James Joyce

James Joyce

Book - 1999
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With the majestic storytelling that have made her one of Ireland's preeminent writers, novelist Edna O'Brien paints a passionate, personal, and sensuous portrait of James Joyce, the great literary master.
Publisher: New York : Viking Penguin, 1999.
Edition: 1st American ed. --
ISBN: 9780670882304
Branch Call Number: 823.912 Joyce -O 3578au 1
823.912 Joyce-O
Characteristics: x, 179 p. --


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Apr 08, 2015

"Of all the great Irish writers, Joyce's relationship with his country remains the most incensed and yet the most meditative. . .He determined to reinvent the city where he had been marginalized, laughed and barred from literary circles. He would be the poet of his race."
James Joyce's magnum opus, "Ulysses" (1922), is often called the greatest novel of the 20th century. It's certainly the most novel of the 20th century, attempting to embrace thousands of years of literature and the city of Dublin. It's an exceedingly difficult book and it's hard to say whether it pointed forward to a new kind of novel or was the summation (and perhaps dead end of the novel). Despite its allusiveness and obtuseness, it has entered popular culture and is one of the few books that merits its own day, Bloomsday, celebrated on the day the novel is set (June 16). "Dubliners" and "Portrait of the Artist" are far more accessible and beloved works, but anyone who cares about Joyce will have to brave "Ulysses" (don't get me started on "Finnegans Wake). Irish writer Edna O'Brien offers a brief, but insightful and witty look at Joyce's life and work. Like many Irish writers, he loved his country but also found the Church, his family (long suffering mother, hard drinking father), and the nationalism of some of his peers stifling. Ireland's greatest novelist would immortalize Dublin while living on the continent, where he spent much of his adult life. O'Brien makes sense of his genius, while offering a look at his writing process and his relationships with his wife Nora, his brother Stanislaus, and fellow writers like Beckett and Yeats. Richard Ellman's biography is considered the definitive one, but this is a fine introduction to Joyce and his work that will encourage further reading. "History is a nightmare from which I am trying to awake."-Stephen Dedalus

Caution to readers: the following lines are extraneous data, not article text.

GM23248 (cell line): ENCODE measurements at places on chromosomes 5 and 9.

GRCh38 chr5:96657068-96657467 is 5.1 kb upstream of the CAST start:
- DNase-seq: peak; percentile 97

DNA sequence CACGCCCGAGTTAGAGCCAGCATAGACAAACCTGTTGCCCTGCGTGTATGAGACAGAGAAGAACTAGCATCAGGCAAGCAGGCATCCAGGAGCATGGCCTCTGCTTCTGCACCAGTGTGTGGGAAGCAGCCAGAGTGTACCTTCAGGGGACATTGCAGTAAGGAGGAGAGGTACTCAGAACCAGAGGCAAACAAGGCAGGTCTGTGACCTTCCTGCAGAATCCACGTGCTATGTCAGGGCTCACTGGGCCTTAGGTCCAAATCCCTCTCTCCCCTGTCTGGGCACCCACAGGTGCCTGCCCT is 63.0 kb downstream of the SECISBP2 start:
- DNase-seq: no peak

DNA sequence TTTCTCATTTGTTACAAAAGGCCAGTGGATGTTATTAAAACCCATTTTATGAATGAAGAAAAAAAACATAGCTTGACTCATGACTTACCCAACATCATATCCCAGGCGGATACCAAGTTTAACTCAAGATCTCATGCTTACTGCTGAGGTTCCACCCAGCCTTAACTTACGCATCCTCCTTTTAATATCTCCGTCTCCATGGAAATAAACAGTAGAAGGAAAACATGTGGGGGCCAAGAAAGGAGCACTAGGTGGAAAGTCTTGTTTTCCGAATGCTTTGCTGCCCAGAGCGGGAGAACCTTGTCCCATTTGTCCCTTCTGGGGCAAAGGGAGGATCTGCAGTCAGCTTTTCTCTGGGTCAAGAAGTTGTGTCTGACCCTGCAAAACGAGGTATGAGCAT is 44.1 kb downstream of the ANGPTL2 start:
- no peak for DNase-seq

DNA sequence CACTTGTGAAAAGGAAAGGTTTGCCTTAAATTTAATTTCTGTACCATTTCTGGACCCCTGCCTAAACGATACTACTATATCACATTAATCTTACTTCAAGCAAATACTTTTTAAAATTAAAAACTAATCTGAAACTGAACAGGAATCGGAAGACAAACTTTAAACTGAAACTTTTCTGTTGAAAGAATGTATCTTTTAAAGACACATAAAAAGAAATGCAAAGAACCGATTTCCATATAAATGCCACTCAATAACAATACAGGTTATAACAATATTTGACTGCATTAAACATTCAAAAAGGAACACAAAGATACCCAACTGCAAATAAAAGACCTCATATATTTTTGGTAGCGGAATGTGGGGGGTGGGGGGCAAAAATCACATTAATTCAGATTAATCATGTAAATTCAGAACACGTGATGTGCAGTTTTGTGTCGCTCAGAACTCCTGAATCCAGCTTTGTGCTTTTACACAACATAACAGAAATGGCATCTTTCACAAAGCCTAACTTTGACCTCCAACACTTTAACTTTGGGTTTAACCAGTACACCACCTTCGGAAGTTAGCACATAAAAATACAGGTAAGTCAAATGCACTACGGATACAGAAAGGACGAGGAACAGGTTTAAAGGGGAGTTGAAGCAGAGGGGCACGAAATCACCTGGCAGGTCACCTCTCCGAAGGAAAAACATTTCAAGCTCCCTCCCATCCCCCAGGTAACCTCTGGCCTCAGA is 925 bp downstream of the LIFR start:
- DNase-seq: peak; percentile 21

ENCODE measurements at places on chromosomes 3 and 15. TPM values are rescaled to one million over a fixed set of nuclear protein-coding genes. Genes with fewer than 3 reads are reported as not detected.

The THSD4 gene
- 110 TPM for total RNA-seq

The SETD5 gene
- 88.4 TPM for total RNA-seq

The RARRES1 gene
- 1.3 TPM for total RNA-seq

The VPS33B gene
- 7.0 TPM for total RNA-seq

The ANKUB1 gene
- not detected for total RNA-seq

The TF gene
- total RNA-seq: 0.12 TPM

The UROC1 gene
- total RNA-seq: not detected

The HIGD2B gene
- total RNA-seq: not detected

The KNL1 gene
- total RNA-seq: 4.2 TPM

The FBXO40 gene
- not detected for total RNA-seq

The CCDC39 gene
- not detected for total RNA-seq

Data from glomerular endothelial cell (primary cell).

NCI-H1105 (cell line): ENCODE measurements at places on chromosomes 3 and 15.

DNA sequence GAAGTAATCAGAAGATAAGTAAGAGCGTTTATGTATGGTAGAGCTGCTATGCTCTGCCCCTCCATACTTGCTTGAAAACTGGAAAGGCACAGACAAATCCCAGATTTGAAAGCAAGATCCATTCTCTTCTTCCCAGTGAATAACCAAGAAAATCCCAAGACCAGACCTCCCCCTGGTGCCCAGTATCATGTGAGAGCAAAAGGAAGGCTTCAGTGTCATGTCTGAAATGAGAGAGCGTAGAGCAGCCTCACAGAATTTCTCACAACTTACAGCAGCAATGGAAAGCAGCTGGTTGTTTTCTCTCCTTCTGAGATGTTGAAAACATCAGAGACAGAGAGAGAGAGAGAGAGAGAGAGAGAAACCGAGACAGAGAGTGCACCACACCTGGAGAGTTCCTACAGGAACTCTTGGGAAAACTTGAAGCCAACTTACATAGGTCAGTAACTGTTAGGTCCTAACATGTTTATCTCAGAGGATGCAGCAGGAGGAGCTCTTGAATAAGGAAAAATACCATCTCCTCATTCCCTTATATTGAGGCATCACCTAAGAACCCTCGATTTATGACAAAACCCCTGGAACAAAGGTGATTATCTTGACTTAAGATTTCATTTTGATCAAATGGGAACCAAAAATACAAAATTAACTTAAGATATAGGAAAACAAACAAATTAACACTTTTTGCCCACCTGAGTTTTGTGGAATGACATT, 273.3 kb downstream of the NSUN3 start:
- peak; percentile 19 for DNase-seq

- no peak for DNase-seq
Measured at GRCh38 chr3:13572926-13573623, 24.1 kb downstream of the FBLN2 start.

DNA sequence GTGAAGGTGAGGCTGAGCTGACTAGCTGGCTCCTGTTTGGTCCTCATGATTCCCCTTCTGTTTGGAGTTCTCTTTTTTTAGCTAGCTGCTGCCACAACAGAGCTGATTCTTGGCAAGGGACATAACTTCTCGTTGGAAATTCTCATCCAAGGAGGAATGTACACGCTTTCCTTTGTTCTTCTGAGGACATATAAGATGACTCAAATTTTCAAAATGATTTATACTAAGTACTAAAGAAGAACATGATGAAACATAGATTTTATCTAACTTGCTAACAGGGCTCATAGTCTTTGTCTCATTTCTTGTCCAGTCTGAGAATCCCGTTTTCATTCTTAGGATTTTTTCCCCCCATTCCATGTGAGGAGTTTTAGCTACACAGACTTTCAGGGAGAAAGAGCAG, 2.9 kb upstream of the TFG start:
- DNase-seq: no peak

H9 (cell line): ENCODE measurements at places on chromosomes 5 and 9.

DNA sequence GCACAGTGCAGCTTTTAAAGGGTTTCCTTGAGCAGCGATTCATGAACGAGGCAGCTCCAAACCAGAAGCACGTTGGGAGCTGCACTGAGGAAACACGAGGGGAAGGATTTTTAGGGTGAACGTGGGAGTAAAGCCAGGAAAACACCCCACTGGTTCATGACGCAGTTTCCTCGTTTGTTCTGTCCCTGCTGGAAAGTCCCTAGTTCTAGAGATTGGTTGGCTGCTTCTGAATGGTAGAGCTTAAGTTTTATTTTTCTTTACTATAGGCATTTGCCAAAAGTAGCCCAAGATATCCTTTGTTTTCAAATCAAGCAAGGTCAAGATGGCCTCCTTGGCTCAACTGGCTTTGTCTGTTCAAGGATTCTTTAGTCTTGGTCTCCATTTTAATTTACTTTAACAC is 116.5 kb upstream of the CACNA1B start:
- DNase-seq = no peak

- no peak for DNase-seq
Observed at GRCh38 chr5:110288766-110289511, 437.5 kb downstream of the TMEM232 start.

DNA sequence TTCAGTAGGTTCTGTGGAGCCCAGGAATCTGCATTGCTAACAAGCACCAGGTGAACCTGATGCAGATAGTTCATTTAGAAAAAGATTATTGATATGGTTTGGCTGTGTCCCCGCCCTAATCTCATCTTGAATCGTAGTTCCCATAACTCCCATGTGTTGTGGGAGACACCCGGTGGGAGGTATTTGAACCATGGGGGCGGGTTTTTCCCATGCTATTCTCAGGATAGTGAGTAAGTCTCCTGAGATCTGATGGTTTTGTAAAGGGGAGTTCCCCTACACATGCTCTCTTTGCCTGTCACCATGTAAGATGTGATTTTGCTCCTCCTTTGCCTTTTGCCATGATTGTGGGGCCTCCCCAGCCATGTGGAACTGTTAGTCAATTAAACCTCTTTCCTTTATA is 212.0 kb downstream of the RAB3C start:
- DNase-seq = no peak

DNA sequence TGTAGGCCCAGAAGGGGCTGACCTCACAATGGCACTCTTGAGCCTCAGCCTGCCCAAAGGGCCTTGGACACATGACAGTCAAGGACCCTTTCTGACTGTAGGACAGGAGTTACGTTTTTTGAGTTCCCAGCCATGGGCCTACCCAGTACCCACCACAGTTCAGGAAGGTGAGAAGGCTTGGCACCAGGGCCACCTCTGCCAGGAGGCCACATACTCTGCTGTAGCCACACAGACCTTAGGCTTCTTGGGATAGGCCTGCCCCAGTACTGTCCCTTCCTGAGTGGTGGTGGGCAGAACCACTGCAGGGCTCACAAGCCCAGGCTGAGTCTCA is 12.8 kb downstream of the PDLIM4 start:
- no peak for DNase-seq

Dec 18, 2012

O'Brien distills the essence of Joyce in this short life, which she relates with love. The focus is on Ulysses, and along the way O'Brien debunks many myths about Joyce. It is an intelligent tribute, beautifully written.

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